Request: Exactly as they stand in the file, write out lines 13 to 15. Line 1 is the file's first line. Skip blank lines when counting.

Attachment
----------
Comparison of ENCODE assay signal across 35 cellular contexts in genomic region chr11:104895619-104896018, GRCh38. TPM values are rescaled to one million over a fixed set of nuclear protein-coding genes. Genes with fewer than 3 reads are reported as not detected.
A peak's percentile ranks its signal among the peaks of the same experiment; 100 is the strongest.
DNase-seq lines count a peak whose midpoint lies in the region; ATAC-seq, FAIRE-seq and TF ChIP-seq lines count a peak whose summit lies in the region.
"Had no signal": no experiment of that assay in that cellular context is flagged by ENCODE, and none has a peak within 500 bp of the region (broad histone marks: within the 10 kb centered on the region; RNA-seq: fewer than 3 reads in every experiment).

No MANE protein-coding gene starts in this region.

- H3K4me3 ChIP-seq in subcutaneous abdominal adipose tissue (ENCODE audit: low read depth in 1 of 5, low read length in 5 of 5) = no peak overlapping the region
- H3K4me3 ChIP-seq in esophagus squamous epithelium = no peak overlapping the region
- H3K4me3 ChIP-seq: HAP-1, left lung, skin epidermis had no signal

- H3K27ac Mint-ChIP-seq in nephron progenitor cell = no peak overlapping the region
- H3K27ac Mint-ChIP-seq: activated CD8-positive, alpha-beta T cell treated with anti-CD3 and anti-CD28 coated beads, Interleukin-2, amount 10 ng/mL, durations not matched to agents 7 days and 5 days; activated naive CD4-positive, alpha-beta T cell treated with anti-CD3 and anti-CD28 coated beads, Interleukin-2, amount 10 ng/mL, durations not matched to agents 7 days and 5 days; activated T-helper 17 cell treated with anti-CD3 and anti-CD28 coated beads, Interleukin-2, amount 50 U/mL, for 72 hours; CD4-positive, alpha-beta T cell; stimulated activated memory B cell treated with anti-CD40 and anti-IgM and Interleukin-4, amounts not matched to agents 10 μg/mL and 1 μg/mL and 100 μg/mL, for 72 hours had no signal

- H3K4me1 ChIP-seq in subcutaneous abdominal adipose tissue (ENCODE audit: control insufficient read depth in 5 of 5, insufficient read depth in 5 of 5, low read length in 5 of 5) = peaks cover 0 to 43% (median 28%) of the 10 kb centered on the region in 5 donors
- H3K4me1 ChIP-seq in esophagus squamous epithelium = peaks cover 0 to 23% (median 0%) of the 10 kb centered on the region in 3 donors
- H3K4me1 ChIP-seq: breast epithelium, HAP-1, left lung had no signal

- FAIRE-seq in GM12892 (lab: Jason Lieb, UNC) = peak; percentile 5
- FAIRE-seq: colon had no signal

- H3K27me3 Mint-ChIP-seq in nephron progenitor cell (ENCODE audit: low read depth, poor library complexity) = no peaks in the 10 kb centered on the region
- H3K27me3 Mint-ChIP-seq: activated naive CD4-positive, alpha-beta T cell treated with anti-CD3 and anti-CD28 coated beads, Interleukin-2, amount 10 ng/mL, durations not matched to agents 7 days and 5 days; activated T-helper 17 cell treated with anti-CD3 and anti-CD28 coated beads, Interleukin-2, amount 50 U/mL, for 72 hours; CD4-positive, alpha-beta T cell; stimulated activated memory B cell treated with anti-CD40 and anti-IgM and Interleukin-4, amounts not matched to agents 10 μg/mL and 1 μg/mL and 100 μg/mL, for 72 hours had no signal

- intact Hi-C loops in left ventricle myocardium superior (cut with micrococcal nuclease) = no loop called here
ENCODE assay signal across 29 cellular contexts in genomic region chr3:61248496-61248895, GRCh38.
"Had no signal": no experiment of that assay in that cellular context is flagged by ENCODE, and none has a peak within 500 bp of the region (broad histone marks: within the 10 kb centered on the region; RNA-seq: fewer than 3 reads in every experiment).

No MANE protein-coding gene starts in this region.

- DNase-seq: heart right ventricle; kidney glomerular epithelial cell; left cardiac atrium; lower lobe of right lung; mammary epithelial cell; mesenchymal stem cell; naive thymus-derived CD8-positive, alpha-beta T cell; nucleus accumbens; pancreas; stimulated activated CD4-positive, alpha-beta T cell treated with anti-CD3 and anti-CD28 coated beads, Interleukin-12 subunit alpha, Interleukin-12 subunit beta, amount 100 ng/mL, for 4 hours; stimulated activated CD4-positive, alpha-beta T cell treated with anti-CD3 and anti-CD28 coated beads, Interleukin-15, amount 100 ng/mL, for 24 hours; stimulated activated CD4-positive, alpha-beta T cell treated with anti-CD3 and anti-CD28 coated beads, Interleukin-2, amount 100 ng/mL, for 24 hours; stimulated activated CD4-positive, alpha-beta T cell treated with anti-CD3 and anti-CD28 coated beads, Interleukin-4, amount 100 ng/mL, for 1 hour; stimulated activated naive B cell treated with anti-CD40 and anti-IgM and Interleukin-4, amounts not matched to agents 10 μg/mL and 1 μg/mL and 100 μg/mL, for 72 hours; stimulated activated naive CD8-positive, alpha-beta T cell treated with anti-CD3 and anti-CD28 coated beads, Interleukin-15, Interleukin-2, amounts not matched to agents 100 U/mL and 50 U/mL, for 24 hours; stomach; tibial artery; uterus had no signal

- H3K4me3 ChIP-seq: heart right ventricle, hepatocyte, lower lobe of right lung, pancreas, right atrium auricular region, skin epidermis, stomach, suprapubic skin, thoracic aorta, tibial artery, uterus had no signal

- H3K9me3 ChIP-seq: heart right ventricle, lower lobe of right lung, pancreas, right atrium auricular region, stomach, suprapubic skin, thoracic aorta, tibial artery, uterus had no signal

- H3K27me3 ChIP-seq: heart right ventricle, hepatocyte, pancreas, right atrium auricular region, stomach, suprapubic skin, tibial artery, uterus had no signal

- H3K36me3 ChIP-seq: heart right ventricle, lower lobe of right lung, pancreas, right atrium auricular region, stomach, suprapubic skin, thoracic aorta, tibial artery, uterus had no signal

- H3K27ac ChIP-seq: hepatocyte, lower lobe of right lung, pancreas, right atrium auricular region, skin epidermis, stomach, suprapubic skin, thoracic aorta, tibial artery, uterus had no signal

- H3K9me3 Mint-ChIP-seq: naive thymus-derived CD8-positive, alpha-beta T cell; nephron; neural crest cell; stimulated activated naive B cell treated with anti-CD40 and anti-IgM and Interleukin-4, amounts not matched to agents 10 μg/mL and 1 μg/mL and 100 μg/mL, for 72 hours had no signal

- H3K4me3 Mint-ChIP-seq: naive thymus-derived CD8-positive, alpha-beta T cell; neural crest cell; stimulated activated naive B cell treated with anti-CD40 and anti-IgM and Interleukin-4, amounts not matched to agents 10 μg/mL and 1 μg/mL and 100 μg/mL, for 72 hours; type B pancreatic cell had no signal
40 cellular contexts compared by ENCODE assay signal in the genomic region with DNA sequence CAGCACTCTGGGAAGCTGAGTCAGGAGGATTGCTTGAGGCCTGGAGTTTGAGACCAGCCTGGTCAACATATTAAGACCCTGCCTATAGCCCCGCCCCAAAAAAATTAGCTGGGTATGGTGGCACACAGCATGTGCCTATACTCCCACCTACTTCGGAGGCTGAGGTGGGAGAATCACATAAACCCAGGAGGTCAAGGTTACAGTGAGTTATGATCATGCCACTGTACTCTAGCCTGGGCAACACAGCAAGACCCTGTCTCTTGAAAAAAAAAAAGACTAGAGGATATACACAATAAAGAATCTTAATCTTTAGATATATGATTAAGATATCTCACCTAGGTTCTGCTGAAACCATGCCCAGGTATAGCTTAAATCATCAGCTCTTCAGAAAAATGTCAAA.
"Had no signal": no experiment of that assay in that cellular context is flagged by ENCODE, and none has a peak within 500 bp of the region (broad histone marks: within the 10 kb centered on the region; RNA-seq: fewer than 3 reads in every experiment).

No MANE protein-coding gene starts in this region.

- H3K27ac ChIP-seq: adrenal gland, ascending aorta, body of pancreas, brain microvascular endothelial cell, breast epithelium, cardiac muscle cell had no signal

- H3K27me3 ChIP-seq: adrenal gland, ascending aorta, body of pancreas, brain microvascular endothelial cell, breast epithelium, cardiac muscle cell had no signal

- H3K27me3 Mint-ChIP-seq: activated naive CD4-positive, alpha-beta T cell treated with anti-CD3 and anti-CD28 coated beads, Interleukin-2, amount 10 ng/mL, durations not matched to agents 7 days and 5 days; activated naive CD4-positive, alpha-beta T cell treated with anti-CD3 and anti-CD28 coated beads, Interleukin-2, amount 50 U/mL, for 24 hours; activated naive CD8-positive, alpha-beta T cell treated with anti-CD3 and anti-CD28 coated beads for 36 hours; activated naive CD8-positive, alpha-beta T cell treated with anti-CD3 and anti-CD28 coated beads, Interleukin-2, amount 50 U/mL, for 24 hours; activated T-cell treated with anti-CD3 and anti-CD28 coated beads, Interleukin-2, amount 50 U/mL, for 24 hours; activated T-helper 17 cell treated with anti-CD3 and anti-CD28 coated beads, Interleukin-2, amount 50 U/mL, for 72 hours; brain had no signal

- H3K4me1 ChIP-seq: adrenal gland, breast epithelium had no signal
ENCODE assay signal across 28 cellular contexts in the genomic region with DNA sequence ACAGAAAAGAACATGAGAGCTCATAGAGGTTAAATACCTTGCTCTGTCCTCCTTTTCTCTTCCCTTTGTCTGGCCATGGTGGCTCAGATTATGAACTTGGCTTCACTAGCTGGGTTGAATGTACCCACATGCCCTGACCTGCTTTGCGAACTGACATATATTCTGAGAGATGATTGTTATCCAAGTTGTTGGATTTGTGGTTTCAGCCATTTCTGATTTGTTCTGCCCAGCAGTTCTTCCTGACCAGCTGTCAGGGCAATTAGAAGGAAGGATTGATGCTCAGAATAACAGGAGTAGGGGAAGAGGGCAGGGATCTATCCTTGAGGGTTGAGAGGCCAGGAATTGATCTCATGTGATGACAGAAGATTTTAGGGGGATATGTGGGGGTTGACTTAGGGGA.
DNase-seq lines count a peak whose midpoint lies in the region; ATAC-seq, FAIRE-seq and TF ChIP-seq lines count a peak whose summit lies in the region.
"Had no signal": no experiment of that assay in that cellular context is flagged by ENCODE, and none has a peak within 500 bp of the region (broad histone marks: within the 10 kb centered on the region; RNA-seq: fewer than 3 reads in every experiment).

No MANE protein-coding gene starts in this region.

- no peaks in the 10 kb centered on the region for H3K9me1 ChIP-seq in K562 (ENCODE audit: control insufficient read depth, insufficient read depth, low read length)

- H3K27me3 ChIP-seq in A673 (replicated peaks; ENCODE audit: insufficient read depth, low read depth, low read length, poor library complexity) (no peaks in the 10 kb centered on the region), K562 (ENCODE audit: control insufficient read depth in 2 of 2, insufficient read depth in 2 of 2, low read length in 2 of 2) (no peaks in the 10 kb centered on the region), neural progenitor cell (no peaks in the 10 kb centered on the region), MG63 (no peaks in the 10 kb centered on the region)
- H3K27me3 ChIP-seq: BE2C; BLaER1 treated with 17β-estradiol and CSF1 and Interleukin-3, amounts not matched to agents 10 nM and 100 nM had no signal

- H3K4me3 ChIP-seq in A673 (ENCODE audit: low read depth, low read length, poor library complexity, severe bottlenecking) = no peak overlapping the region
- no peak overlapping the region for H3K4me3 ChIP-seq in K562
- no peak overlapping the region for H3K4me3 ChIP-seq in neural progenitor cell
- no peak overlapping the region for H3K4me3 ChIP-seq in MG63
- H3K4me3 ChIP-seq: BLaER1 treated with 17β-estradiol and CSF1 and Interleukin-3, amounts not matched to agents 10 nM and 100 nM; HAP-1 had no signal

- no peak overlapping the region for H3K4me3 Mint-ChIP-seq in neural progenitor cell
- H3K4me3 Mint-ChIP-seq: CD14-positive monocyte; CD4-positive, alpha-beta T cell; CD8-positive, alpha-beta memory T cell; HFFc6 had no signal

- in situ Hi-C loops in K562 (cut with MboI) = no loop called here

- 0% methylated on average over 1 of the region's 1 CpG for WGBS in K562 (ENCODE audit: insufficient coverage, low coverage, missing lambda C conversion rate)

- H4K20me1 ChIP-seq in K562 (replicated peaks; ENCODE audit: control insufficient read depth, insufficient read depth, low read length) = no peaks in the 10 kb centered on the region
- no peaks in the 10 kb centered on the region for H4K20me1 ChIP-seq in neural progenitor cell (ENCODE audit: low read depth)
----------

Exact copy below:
- H3K4me1 ChIP-seq: breast epithelium, HAP-1, left lung had no signal

- FAIRE-seq in GM12892 (lab: Jason Lieb, UNC) = peak; percentile 5
- FAIRE-seq: colon had no signal